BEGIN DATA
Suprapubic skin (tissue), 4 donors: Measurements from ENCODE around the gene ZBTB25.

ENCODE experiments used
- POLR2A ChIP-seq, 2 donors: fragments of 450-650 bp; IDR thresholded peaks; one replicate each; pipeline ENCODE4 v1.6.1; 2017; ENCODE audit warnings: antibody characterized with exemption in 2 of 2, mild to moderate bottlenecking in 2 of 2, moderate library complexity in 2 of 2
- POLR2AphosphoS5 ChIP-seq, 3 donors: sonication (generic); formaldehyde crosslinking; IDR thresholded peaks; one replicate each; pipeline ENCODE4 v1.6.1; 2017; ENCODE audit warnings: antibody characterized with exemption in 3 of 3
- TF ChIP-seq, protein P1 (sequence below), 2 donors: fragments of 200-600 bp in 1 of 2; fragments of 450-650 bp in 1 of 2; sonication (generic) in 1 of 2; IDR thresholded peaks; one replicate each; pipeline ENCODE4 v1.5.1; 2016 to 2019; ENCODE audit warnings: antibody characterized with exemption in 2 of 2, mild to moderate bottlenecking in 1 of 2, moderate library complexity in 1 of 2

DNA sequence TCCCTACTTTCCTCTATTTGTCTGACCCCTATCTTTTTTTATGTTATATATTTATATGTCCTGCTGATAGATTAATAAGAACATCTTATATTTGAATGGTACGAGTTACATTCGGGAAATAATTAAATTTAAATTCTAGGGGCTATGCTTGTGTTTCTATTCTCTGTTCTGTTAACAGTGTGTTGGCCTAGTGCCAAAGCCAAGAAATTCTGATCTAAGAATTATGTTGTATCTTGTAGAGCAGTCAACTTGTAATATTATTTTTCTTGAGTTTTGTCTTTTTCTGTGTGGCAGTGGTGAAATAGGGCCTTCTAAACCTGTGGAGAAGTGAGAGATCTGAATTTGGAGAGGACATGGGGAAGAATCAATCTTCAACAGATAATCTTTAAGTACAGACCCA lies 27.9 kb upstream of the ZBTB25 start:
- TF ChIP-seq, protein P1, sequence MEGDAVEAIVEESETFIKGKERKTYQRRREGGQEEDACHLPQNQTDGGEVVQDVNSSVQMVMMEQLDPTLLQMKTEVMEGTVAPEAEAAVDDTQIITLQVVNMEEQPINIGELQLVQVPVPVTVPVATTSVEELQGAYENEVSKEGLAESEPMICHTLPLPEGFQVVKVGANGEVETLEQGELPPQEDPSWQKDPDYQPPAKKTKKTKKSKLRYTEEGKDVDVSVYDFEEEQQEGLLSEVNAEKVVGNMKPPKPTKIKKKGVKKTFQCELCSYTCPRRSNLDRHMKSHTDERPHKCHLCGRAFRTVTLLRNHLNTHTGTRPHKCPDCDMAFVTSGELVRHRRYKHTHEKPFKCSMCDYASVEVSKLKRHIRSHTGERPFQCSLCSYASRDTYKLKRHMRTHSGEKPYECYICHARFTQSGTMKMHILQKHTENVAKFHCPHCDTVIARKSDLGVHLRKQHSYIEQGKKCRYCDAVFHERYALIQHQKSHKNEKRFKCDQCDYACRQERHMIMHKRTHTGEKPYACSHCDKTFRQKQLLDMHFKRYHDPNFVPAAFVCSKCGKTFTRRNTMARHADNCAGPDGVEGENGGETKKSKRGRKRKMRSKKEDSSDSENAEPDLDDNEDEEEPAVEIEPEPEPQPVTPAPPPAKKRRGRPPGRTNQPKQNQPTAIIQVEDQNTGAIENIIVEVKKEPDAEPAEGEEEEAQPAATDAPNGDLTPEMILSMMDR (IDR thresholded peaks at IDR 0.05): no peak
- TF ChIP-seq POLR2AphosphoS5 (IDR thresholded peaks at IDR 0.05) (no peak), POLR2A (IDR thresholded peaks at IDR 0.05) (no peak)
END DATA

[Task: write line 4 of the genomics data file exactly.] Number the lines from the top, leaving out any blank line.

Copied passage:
- POLR2AphosphoS5 ChIP-seq, 3 donors: sonication (generic); formaldehyde crosslinking; IDR thresholded peaks; one replicate each; pipeline ENCODE4 v1.6.1; 2017; ENCODE audit warnings: antibody characterized with exemption in 3 of 3